Patterson shared work from the project on his website and through social media as it was in progress. He also made and shared videos and photographs of his creation of the artist’s books, showing his network the printing and binding process. The artist’s books were included in book exhibitions and sold by Robert Morat Galerie at AIPAD in 2011. When he went on press as MACK printed the trade edition of the book, he documented and shared that experience as well.
A mutual friend was also responsible for introducing Patterson and his project to writer Luc Sante, who wrote one of two essays that accompany the book. “Luc was really great, very responsive, and was on board long before I had someone to publish the book,” Patterson recalls.
Karen Irvine, curator of the Museum of Contemporary Photography at Columbia College Chicago, wrote the other essay. Patterson connected with her early in his work on the project through Chicago-based artist friends who knew Irvine. When he would travel to Nebraska—where Starkweather and Fugate began the two-month killing spree that would end in Wyoming—to work, he stopped a couple of times in Chicago to talk with Irvine about the in-progress project. “She knew the work very well before the book was completed and I just made a point of continuing to share it with her,” Patterson recalls. “As it turned out, she was putting together an exhibition that dealt with crime, so this work turned out to be a perfect fit.” Some of the Redheaded Peckerwood work appeared in “Crime Unseen” at MoCP in October 2011.
Patterson had come to know Jeffrey Henson Scales, the photography editor ofThe New York Times’s Sunday Review section, while he was working for William Eggleston as an archivist. Patterson told Scales about Redheaded Peckerwood, and in September of this year, Scales published the work in the Sunday Review, which Scales says was a bit of a risk because of the highly conceptual nature of the book and the difficulty of representing the project using a limited number of images. “We got a lot of positive response, which was refreshing because that one was very different,” Scales notes.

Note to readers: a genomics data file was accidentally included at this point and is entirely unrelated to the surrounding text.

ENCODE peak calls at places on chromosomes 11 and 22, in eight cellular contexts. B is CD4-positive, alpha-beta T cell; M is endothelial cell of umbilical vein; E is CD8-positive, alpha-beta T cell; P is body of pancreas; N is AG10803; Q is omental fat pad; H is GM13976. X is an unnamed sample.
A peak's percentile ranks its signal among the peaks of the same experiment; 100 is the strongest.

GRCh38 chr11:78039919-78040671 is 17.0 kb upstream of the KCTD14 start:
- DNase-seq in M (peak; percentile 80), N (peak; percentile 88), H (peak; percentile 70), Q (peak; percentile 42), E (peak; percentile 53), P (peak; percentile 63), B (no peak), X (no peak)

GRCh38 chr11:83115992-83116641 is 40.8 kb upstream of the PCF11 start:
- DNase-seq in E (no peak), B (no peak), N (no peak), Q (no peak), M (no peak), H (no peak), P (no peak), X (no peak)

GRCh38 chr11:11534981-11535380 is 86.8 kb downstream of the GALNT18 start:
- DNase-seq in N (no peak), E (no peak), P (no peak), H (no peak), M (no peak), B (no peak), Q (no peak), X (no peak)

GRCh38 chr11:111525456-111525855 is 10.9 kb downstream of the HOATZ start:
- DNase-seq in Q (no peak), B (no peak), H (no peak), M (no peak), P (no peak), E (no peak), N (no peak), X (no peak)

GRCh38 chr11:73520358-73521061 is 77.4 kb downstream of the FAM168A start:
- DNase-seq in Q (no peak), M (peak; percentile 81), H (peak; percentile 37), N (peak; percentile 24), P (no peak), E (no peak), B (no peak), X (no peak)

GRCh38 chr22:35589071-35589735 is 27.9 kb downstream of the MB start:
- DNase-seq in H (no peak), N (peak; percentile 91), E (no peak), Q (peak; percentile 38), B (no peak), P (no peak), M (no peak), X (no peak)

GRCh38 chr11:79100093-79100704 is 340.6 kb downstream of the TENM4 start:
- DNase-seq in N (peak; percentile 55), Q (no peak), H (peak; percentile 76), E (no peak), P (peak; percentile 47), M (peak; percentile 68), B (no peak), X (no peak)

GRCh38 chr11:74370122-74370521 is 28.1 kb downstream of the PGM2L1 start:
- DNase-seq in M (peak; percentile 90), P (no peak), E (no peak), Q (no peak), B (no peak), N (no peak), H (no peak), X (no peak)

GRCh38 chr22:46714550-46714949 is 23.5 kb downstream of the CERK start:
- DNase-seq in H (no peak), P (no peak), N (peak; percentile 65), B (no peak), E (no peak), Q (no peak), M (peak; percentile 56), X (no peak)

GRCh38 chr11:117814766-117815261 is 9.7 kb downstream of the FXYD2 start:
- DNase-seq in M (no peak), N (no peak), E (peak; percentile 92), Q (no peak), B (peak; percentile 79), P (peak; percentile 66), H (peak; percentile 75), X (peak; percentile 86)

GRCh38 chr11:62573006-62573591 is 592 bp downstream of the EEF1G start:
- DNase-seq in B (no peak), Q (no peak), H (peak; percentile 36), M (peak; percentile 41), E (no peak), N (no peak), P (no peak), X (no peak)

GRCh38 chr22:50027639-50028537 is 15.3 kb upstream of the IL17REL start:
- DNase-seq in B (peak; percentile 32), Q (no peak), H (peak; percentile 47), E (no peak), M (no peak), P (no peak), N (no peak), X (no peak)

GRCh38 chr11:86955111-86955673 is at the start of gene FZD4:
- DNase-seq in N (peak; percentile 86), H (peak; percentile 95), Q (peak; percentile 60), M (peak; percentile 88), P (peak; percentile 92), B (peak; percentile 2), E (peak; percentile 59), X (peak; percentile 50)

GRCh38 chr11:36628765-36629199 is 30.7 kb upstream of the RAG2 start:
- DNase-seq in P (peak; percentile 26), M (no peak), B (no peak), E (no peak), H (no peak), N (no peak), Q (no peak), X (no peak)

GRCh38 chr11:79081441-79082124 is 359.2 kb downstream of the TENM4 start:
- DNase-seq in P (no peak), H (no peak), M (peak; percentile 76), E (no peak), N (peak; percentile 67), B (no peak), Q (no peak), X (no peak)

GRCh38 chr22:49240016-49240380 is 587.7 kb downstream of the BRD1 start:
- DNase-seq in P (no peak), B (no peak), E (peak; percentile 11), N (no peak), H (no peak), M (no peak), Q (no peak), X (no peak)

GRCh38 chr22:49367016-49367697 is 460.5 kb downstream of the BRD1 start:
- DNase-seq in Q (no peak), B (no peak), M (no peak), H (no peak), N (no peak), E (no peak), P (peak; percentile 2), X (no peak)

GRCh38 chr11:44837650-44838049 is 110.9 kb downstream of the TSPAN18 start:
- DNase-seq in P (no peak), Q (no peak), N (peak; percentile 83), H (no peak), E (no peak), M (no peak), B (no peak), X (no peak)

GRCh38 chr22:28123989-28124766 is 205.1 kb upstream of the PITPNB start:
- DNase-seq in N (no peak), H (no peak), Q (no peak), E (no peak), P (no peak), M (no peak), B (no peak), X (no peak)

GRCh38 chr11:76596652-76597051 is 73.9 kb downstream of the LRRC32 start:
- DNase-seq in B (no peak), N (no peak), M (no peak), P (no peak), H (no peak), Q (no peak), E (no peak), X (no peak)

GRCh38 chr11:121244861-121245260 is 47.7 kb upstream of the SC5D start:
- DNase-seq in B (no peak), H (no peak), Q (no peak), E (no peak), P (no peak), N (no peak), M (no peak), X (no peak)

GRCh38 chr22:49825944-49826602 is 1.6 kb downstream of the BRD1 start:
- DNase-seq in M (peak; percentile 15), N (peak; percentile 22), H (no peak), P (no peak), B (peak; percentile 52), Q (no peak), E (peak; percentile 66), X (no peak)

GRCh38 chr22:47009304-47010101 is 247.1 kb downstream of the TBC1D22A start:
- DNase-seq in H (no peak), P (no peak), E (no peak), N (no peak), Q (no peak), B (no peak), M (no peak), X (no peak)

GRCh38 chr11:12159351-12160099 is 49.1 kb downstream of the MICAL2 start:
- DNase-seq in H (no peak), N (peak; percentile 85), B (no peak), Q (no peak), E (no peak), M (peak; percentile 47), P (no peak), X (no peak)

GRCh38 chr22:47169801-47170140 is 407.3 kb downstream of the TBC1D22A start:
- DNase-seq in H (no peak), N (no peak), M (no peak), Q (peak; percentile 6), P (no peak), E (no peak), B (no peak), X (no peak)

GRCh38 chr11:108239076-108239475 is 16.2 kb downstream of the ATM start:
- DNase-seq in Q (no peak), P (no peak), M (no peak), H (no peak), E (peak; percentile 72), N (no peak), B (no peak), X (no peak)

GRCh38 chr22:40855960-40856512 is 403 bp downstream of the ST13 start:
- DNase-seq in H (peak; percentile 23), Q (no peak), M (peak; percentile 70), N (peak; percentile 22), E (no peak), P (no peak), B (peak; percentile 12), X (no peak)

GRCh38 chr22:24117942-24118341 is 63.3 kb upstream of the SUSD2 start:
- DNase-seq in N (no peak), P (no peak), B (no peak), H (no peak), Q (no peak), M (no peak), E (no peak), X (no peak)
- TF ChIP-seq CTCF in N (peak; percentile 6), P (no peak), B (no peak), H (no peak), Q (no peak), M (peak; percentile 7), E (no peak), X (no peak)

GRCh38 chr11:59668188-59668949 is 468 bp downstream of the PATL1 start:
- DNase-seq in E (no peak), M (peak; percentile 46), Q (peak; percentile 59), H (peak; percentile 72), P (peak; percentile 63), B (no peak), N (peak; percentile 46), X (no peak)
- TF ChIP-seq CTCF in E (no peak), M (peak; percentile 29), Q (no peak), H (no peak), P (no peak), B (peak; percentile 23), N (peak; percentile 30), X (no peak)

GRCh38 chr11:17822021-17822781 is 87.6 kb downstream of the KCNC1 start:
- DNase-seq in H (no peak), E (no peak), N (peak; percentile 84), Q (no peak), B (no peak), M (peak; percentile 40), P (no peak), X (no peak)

Stories in places like The New York Times have continued to increase awareness for the book, the second edition of which was released in April 2012. “Everything started in the photography world and it has slowly expanded from there,” Patterson explains. “I’ve been invited to speak to classes that are not photography classes. They’re painting classes, philosophy classes, anthropology classes, so there are other people in other worlds that seem to be taking an interest in the book.”
The success of the book notwithstanding, Patterson believes it’s fair to callRedheaded Peckerwood a breakthrough for him as an artist. “There are certain people who knew of me or knew of my earlier work, but I feel like I have grown and matured as an artist and reached a new level with this work,” Patterson says.
“Coming from somebody who wasn’t known prior to the publication of this book, it’s been a great success by people seeing it, looking at it, reading it and realizing, ‘Wow this is really something quite special,’” Mack says. “That’s down to his work and the way that he’s seen it.
Text courtesy of Photo District News